Leaving those lights constantly on full power would result in putting other road users at risk, and owners need to start treating them like car headlights, that is making sure theyre aimed properly and dip the power for oncoming traffic.
To the OP: the MTS light mentioned above is cheaper st $649, has longer life at 3hrs at full power, better outpot at 2700 lumens measuted, and local warranty support
Have a bit of a think about that and you'll realise that is not how it works. If you're still not convinced then shine your lights on a wall tonight to "adjust" your eyes. Then turn the bike right around and shine the lights at your face and see how good this has been to prevent you being dazzled.
From some quarters we definitely have a quantity not quality race...
Really bright lights should be considered for off-road use only.
Lumens is a pretty terrible way to compare lights as it can be measured many different ways.
Ultimate brightness isn't always desirable, a light with a fairly low lumens maybe 300 with a well designed reflector is more than enough for road use.
If you blind the on-comming motorist he might crash into you.
Well some players have got the optics correct - most noticeably the Germans, where such concentric beam "possum-fryers" would be illegal on the roads.
Check out Busch & Muller, Phillips, AXA, Spanninga, Trelock, Supernova, and Schmidt for optically well-designed lights.
Unfortunately MTB night-riding enthusiasts go and spend big-bucks on such lights, then they can't seem to be able to justify a second set - "Why can't I just use these really great lights on the roads?"
The bike-light arms race is getting to be pretty similar to the SUV arms race. Entitled superiority and power over-rides safety and common decency at every turn
Agree. But then, that's not what peeps with any brains do.
So tell me, how often do you look directly at oncoming car headlights? About as often as I do, I suspect, which is never.
Last edited by trailgumby on Mon Apr 01, 2013 12:03 pm, edited 1 time in total.
I agree there needs to be work in this area. Full flood spread is great for off-road use, but needs focus for on-road.
However, I'd be reluctant to give up my helmet spot. Being able to light up the interior of inattentive drivers' cabins has helped me avoid too many potential collisions to count.
You are missing the point. I did not say "look at the lights", but rather "shine the lights at your face".
This is what is happening when a mega-lumens rider's lights are oncoming towards you. To deny that it dazzles other riders (especially on a darkened bike path), even other drivers, is ludicrous.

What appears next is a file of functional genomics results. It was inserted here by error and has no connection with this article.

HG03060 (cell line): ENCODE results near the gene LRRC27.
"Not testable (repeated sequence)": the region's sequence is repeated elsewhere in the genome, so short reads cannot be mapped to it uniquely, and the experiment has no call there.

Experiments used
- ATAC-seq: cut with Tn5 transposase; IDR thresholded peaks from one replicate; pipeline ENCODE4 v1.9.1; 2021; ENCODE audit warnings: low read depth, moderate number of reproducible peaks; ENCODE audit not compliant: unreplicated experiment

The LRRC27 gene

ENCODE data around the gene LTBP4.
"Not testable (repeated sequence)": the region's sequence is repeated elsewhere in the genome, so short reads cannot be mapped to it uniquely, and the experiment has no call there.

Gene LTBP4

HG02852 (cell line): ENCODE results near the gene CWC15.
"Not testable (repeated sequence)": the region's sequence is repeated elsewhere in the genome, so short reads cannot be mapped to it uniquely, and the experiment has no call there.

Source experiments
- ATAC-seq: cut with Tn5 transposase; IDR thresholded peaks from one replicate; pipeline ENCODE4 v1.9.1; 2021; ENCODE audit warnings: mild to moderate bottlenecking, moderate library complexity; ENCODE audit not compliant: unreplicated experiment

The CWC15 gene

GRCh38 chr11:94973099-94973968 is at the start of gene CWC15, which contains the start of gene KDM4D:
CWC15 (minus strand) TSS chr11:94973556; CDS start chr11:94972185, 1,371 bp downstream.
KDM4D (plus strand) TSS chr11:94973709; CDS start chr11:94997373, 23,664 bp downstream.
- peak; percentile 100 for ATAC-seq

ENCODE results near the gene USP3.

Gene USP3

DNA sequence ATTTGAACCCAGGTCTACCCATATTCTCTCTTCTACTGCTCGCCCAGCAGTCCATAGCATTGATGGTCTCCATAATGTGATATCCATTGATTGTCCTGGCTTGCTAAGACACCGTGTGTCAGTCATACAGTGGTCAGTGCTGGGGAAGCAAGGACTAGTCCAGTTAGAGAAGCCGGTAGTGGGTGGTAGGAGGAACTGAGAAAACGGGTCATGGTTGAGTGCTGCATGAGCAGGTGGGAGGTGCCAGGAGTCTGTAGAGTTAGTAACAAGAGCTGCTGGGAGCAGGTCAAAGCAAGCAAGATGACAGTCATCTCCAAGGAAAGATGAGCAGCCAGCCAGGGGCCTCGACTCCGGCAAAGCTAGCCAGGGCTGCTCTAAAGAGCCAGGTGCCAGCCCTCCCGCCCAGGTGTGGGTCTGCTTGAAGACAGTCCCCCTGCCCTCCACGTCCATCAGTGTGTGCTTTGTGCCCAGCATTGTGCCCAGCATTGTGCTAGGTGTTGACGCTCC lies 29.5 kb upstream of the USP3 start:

Last edited by il padrone on Mon Apr 01, 2013 12:18 pm, edited 1 time in total.
Having said that... In a car you can look up or to the side.. but on a bicycle our focus does have to be down onto the road in front of us - where it has to be. This brings our eyes naturally to other passing bike traffic - particularly on narrow non-segregated paths (which are the main type on my commute).
BS. I have more than adequate lighting for my speeds and beyond - they do the job with capacity to spare in all circumstances except when some bloke with his bank of eight are set to impress. They are not budget either. Yet I also get dazzled during the winter months when I leave in the dark.
I hardly think it is incumbent on me to purchase increasingly brighter lights because others keep upping theirs. Or are you volunteering to fund me some brighter lights?
I think Dr Freud needs to be consulted frankly.
I have a lenser P7 and its a single Cree LED.
It'll comfortably light up the whole street and the house at the end of the road which is easily 300m away !
There is a handlebar mount for this and the torch isn't heavy but its way way too bright to be used on road.
The beam has two levels and also has a beam shaping(wider/narrower) function but I still feel it would be over kill.
I use a knog but not bright enough for night riding as a light but plenty ok for safety IMO.
Light scatter and direction is the biggest problem I've had with people's lights whether it be on a car or whatever.
HID kits are great as they have less scatter but alignment and proper setup is key, as is any lighting for comfort and safety of other road users.
From the point of view of other road users this:
(Supernova E3 Triple - three LEDS, concentric focus)
....is much worse (more dazzling) than this:
(B&M IQ Luxos U - LED aimed vertically with indirect optics)
As a clue, look at the illumination of the trees. For road riding it really is pointless to be lighting up the trees above - does nothing to help you see the road better.